Limiting your expertise and counseling to strictly gym-related matters isn’t always the best approach when trying to retain gym clients. 

Often your members will come with worries about staying “on track” during family dinners and bachelorette parties. Offer to review the items on the menu to give them healthier choices that they may choose from. Educate them by breaking down your thought process so that they can make good choices on their own in the future. Allow members to pause or downgrade their gym Membership

Financial crises can happen to anyone. Don’t let that stop your members from coming to your gym. Allow them to downgrade and upgrade their membership plans whenever necessary to sustain their lifestyle through the struggle. It may seem counterintuitive, but it bears fruit in the long run. 

16. Encourage personal and online feedback

Don’t discourage your clients from criticizing your services. Own it and improve!

Publicly acknowledge the existence of negative aspects and always be open to feedback. Encourage the dissatisfied gym clients to give you another go after you’ve amended the issues. Moreover, encourage online feedback to promote your service to potential leads.  

17. Encourage trainer feedback

Trainer reviews are just as valuable as your members’ feedback. Ask your trainers to review their designated members about how they are doing and what can be improved. Personally reach out to the individual gym clients and discuss the issues in detail.

However, it may backfire in specific cases if the client doesn’t wish to take fitness as a priority over their choice of lifestyle. Consider noting them down and trying a different approach to retain them as clients. 

18. Group exercise classes

Group exercises can be beneficial if you’ve successfully presented your gym as a community. Competitions, Zumba classes, free swimming classes, and yoga can be great group activities that will strengthen the bond between your clients—increasing the retention rate. 

19. Celebrate achievement stories on Social Media

With consent, share your clients’ achievement stories on your social media platforms to encourage them even more.

Develop a standardized milestone system to allow members to compete with each other, and feature winners and runners-up on your social media. Empower the winners with incentives like discounted memberships and limited access to premium services if possible. 

Group fitness class in a gym, everybody is smiling.

20. Don’t oversell too much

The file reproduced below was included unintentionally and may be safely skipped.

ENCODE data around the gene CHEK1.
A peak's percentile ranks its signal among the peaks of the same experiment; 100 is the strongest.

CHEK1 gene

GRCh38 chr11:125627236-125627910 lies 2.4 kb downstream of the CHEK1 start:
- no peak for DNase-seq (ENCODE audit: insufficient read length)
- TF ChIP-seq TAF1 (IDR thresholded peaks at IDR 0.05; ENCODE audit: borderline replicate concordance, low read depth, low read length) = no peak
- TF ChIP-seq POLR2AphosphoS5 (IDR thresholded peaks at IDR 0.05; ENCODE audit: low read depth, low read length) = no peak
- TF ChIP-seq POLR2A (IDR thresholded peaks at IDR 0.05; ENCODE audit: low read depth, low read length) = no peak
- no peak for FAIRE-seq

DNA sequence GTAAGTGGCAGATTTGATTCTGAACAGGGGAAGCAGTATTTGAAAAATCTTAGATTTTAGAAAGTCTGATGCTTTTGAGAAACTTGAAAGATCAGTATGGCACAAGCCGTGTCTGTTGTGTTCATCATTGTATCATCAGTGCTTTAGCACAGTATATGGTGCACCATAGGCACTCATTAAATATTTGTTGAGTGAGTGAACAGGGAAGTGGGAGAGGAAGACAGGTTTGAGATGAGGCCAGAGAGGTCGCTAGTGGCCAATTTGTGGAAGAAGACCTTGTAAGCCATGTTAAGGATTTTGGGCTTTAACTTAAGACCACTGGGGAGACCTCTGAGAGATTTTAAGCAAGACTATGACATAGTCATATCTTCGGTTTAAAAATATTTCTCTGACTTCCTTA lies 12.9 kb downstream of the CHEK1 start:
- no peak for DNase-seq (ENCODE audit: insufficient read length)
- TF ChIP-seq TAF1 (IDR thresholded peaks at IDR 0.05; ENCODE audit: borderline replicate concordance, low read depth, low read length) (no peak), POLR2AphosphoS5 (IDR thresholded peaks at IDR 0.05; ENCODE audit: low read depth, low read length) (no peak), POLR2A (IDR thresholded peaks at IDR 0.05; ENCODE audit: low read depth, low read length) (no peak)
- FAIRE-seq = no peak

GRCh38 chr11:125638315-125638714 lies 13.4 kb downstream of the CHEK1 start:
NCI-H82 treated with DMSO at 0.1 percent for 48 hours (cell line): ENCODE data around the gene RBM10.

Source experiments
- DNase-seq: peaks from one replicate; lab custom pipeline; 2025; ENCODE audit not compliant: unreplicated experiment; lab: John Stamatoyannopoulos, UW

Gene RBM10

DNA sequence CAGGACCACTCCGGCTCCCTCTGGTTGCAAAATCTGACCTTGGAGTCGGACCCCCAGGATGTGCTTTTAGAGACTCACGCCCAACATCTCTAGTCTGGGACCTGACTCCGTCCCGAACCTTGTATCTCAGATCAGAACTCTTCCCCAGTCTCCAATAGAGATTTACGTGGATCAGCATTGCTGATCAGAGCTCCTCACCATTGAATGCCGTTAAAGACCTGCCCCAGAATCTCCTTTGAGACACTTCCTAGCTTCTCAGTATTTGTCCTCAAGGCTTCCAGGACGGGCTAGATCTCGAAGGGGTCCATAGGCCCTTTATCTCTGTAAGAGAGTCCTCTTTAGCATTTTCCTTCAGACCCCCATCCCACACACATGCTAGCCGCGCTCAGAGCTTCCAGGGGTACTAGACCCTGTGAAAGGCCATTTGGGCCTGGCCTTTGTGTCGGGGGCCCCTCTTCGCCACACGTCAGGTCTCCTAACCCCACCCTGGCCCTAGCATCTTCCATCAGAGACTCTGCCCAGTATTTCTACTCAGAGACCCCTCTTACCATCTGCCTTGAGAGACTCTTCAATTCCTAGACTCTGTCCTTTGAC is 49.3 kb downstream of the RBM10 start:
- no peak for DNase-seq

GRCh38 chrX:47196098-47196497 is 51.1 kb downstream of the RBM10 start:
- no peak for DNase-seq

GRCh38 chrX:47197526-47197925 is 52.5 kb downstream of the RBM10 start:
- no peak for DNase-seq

It’s only natural for gyms to sell additional products and services to increase revenue and profit generation. However, that shouldn’t be done so frequently that it becomes nagging to the clients.

A good sales pitch is so subtle that it doesn’t feel like a sales pitch. Try understanding what a gym member might need and “advise” them to get a product or service for their specific need. Your clients shouldn’t be scared of coming to the gym because they’re being bombarded with overselling strategies. 

21. Introduce new equipment and services frequently

Try to invest in equipment and services to improve your retention rate. For example, if it gets too humid in your area, try installing fresh juice bars in the lounge to keep them hydrated. Or, if your members love HIIT training, consider introducing high-intensity equipment

22. Keep your gym open as much as possible

Most beginner members don’t prioritize fitness and coming to the gym over their existing schedule. As a gym owner, it’s your responsibility to find a mutually reasonable time that fits their requirements.

Consider opening 6 days a week and at least 14-16 hours a day. Consider hiring managers to work in shifts to sustain the prolonged opening hours. 

The bottom line

Retaining gym clients is a major issue gym owners and managers face. Hopefully, this article will give you some ideas on how to implement retention strategies geared toward new gym clients. 

Implement these strategies in your daily gym operations to help your business scale with member loyalty and increased profits.   

Frequently asked questions on ways to increase gym membership retention

What is a good gym retention rate? 

60-70% is a good gym retention rate after 3 months of individual membership. However, it may vary depending on the nature of the athletes and the program. 

Why do gyms face customer retention issues? 

Gyms face customer retention issues for several reasons. Such as:

  • Less than adequate hygiene

  • Lack of customizable programs 

  • Absence of personalization in approach and interaction 

  • Overselling of products and services 

  • Absence of online presence 

  • Lack of transparent roadmaps and realistic expectations 

Why is it important to have a social media profile for your gym?

You should have social media profiles of your gym spread out on different platforms. These profiles allow you to celebrate the achievements of members, promote new services, and interact with interested prospects. In addition, minor inconveniences may also be sorted through social media messaging.

What should your gym policies revolve around? 

Develop gym policies around hygiene, equipment handling, bullying, and stalking. The objective is to promote a safe environment for each participant. 

Find the perfect pricing
model for your fitness business

Pricing Strategies